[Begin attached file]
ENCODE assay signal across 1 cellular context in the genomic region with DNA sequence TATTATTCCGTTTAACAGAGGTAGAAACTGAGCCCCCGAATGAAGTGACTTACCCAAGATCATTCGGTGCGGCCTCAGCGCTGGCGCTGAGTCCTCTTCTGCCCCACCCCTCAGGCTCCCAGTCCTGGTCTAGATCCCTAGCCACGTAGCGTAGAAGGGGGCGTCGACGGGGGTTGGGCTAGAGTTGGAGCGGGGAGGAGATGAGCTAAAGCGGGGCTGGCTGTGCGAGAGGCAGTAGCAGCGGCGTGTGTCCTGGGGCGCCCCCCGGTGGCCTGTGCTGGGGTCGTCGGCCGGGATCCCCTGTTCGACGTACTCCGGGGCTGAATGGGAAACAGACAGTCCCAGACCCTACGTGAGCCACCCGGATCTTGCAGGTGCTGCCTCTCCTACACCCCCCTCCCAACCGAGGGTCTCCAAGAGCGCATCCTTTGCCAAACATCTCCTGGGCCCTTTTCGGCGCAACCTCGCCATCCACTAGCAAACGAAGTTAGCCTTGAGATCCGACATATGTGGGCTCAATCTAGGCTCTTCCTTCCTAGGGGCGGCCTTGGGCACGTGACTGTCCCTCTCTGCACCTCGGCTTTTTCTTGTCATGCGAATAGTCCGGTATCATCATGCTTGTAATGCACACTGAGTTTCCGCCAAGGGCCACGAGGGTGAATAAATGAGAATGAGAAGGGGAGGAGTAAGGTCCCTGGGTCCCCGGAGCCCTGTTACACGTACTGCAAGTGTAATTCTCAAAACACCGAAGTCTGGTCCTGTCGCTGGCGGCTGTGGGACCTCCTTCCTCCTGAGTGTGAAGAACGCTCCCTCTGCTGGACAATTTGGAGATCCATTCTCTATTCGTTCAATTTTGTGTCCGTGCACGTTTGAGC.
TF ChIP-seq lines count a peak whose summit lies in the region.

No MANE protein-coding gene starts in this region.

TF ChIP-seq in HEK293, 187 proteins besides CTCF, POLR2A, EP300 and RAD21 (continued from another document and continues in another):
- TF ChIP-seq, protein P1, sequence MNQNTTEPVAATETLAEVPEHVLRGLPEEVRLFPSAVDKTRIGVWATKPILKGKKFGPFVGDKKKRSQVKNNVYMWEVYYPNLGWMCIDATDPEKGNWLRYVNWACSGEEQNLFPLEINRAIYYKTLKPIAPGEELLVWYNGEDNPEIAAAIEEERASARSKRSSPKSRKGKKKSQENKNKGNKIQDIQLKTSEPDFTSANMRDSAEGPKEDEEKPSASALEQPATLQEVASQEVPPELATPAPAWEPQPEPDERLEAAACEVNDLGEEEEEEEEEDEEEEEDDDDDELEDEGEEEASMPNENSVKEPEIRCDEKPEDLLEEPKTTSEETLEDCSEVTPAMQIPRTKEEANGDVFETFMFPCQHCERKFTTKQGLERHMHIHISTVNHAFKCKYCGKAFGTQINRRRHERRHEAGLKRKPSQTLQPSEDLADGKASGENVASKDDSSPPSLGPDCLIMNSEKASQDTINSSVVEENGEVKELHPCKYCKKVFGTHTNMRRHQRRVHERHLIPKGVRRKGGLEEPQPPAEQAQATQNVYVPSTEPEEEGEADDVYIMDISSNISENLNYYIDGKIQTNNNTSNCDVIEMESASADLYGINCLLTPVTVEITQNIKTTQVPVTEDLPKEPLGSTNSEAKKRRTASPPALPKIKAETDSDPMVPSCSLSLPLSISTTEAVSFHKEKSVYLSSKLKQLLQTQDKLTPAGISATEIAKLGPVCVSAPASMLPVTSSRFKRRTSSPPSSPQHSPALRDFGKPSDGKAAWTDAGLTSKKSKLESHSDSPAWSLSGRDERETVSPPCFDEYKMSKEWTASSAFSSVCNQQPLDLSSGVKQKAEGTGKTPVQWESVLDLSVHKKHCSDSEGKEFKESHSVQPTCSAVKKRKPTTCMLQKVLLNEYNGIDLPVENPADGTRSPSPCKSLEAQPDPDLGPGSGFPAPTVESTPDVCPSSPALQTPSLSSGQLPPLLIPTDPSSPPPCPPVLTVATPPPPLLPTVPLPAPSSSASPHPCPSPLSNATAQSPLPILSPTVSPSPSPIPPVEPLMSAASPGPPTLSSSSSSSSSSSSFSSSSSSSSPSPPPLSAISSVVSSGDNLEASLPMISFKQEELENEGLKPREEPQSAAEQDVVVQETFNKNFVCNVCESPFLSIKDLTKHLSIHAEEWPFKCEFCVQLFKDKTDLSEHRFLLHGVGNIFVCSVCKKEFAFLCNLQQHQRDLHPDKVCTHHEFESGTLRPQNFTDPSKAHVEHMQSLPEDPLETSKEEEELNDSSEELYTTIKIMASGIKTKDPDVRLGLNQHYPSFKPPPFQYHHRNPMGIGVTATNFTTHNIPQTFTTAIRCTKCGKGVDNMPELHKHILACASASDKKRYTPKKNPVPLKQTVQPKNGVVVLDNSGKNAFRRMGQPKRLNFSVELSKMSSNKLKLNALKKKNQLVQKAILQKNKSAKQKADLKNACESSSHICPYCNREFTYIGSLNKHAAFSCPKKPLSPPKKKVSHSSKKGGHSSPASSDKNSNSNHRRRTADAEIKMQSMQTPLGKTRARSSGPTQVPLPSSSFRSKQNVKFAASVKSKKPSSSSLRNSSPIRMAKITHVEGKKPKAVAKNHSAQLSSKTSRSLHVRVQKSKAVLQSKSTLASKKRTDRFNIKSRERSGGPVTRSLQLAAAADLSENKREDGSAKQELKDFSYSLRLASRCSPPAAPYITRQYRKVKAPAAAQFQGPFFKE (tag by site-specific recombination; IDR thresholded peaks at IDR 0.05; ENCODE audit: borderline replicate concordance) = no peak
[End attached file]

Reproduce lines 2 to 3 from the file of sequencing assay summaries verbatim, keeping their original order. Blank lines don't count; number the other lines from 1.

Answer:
TF ChIP-seq lines count a peak whose summit lies in the region.

No MANE protein-coding gene starts in this region.